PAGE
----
It’s hard to give Chad Muska a title. Yeah, he started out as a skateboarder, but to leave it at that dismisses his work as a music producer. Just adding producer disregards his time as an artist, designer, videomaker and entrepreneur. To cover everything, I think we’ll just call him a renaissance man. What’s special is his unique ability to take things that once appealed to so few—like skateboarding—and make them pretty enough and interesting enough to appeal to the masses. Most recently, he’s unveiled a new shoe for Supra. Since linking with the brand when it first created back in 2006, Muska has designed three versions of the “Skytop” sneaker and, just last Friday, released his fourth. The shoe went live black Friday and the first black on black colorway is already sold out online, but you can still try your luck at the local Supra retailer. If everything’s already gone there too, don’t worry, they’ll be more. Next up is December 24th for the exclusive red colorway. If you’re sad the “Red Octobers” might never see the light of day, these might just be the perfect replacement. In the meantime, here’s Chad himself on design, skating and why these kicks bring that classic “Skytop I” straight into 2013.
Mass Appeal: What attracted you to designing sneakers?
Chad Muska: I think it came from growing up not having any money, but always wanting to have a sense of individualism. That forced me to be creative and re-think things. I would go to thrift stores and get stuff to chop it up and sew it up and make it my own. That was when skateboarding was more of this rebellious kind of lifestyle and everybody sort of had their own thing within it. When I was in high school I was the only skateboarder in my entire high school and there wasn’t really much of a fashion culture based around that. There weren’t a lot of brands where you could go and buy streetwear and even those I couldn’t afford. A lack of money forced me to be creative and forced me to think in different ways and imagine things that I didn’t have and come up with these ideas in my head.
I just like the action of creating and making things real, instead of just thinking it. I have so many friends who tell me oh I thought of that or I wanted to do that or this and it’s like well just do it. Get it out of your head and make it happen.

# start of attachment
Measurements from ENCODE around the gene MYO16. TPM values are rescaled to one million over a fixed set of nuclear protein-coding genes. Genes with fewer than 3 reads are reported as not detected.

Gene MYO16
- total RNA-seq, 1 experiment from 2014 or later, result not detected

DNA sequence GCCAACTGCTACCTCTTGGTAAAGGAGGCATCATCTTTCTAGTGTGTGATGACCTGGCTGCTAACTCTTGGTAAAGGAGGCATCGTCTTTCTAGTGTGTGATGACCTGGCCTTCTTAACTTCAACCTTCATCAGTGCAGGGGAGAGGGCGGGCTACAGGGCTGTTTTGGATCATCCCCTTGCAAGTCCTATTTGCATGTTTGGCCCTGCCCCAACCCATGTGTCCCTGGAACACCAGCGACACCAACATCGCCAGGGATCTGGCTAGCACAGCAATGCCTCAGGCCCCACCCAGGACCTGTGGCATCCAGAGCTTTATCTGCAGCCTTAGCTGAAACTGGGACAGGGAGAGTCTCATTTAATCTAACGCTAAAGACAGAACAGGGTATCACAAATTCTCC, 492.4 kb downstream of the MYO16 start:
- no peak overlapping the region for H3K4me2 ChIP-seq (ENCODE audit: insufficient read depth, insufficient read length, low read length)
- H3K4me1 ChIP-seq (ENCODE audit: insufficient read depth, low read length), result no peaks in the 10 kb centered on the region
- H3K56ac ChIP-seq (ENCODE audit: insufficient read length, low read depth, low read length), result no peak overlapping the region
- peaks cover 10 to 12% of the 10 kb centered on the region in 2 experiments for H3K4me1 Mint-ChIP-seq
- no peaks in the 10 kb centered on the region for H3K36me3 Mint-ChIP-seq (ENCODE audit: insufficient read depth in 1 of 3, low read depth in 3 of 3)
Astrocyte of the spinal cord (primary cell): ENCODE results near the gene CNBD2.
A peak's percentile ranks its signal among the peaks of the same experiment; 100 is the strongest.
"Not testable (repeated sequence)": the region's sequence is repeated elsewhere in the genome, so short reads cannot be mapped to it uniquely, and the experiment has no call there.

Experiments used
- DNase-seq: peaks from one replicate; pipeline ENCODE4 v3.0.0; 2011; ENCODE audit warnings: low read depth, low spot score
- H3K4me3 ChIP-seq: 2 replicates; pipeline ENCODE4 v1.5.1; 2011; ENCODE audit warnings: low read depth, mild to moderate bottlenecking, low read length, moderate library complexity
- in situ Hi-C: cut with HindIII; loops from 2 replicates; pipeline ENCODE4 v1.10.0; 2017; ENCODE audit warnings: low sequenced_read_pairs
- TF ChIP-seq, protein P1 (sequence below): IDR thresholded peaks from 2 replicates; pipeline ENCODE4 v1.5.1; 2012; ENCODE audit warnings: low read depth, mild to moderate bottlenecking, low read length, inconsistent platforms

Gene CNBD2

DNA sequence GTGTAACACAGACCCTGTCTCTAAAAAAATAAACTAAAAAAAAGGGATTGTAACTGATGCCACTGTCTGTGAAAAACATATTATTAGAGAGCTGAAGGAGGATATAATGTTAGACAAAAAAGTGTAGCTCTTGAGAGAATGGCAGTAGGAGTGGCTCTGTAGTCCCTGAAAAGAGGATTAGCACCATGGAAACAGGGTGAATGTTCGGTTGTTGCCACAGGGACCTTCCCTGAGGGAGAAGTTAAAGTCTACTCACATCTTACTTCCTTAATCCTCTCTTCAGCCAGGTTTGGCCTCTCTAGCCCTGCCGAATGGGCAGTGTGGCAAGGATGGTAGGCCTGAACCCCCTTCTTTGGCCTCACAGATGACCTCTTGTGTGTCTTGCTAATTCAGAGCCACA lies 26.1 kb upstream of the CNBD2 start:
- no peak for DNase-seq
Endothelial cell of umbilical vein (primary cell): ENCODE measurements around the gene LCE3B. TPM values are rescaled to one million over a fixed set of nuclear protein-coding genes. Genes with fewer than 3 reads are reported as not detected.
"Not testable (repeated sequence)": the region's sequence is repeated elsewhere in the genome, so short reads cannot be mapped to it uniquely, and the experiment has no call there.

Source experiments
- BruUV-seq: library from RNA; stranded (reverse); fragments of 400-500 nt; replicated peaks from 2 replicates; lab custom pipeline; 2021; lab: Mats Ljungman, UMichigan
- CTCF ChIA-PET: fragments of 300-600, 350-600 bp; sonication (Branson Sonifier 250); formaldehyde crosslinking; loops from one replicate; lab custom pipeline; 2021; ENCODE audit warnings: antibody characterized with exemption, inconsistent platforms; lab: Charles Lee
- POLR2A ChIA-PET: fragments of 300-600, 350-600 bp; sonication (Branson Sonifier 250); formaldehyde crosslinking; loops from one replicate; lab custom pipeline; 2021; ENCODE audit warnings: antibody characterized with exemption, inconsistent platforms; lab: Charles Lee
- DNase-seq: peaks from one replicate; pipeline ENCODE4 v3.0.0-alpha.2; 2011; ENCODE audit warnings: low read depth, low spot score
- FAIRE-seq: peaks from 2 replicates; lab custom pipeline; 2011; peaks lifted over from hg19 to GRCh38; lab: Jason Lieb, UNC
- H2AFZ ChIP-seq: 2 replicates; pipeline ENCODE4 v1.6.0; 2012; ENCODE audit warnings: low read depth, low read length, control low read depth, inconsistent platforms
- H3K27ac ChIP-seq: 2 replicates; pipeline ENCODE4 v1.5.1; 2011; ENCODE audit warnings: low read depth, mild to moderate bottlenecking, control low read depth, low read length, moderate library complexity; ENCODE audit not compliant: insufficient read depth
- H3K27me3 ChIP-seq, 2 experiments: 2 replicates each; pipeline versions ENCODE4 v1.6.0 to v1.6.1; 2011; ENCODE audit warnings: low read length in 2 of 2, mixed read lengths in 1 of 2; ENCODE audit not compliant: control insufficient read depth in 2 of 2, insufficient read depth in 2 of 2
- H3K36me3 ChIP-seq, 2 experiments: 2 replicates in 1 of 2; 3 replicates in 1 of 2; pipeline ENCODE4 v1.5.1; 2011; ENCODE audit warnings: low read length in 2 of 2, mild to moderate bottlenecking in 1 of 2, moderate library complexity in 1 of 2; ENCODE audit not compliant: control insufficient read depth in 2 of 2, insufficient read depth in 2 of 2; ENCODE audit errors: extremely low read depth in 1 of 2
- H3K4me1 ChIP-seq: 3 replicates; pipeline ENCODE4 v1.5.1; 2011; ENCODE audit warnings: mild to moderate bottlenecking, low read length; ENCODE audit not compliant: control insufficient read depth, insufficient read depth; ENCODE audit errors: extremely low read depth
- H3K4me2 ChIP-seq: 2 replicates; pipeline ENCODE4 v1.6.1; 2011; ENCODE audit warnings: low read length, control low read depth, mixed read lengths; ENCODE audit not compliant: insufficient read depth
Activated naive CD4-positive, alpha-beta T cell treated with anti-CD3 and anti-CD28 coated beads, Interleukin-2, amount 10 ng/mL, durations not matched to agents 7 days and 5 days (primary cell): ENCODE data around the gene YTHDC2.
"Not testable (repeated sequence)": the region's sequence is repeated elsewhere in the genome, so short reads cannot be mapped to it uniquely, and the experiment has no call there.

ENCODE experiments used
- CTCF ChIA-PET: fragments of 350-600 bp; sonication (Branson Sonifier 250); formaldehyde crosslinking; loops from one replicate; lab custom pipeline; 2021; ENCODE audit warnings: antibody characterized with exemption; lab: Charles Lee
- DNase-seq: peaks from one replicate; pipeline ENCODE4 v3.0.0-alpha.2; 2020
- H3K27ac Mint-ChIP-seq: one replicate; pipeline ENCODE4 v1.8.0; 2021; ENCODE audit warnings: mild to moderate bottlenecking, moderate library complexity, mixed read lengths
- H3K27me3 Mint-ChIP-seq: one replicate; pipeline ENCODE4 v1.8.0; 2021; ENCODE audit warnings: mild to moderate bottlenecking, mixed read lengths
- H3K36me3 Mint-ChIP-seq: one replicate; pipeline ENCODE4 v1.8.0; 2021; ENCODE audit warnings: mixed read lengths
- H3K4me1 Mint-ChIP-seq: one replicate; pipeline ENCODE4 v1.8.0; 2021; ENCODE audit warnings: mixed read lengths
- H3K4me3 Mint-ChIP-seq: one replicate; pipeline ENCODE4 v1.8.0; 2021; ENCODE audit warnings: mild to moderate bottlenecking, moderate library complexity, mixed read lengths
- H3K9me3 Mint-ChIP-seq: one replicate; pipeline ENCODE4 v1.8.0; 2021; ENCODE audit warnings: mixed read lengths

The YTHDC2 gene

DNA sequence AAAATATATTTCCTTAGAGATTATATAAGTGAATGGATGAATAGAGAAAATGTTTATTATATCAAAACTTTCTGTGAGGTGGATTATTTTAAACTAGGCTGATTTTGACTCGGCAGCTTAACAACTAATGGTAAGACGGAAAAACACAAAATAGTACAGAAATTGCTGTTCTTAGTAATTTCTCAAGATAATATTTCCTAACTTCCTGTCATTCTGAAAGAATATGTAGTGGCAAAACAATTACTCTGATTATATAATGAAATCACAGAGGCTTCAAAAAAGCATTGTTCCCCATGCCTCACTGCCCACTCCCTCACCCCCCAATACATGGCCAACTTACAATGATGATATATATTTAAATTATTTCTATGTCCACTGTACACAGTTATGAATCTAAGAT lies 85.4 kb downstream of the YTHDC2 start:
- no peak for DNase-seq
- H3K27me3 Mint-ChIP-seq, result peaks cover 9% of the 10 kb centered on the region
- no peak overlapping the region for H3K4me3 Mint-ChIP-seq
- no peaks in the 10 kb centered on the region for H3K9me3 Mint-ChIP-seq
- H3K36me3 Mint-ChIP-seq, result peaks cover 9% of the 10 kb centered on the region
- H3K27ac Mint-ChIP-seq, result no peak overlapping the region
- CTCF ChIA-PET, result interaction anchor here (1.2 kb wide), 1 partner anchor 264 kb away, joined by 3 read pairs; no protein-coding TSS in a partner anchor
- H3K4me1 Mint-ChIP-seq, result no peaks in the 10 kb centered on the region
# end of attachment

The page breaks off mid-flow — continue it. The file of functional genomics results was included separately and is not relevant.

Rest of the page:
MA: What do you love about the “Skytop?”
CM: It was really cool thinking of somebody like Metallica wearing tight jeans with these tall white high tops and at the same time Grandmaster Flash wearing similar high tops with crazy leather pants. I like that there was a connection between the two, but they were complete opposite worlds. I always think it’s cool to create a product that can be embraced by rock n’ roll, by hip-hop, fashion, skateboarding and you are still able to wear it your own way. It sort of represents the genre depending how you lace it up or what colors you wear, but it transcends genres and doesn’t really get trapped within one thing. Skateboarding is sort of a mesh and blend of all these worlds. It has hip-hop influences, it’s punk rock and all these different things that inspire skateboarding and the culture of skaters. They’re forced to interact with each other just because of the love of skateboarding. I grew up around all these different kinds of people, races, rich, poor, white, black, rocker, hip-hopper. My whole life was like that. I’d be at a punk rock show that night and the same night I’d end up at a Wu-Tang show. That’s how skateboarding is and so I think that diversity comes across in any design that I try to do.